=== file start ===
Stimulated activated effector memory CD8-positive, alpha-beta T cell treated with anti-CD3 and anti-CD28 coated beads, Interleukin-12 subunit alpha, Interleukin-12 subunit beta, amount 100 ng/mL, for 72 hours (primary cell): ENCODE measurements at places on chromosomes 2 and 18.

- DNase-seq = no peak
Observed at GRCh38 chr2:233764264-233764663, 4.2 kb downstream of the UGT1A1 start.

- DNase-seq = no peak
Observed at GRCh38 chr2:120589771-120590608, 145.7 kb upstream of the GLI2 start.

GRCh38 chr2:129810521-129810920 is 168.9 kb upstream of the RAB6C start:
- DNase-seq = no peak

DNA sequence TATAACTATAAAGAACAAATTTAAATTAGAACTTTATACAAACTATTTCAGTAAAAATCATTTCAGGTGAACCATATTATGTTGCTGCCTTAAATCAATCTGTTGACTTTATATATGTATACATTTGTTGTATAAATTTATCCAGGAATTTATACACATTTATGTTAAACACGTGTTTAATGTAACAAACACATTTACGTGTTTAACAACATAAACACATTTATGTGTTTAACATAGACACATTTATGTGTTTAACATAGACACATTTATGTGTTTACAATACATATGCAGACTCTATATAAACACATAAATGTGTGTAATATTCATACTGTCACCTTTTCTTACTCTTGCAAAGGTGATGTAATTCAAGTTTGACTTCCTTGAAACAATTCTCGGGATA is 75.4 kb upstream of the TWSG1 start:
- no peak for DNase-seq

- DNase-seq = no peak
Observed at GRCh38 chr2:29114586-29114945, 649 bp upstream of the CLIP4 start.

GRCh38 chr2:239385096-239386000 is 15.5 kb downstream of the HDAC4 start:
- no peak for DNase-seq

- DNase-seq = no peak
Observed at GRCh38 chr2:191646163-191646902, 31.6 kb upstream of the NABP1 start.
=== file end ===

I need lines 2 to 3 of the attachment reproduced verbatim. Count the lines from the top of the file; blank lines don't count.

- DNase-seq = no peak
Observed at GRCh38 chr2:233764264-233764663, 4.2 kb downstream of the UGT1A1 start.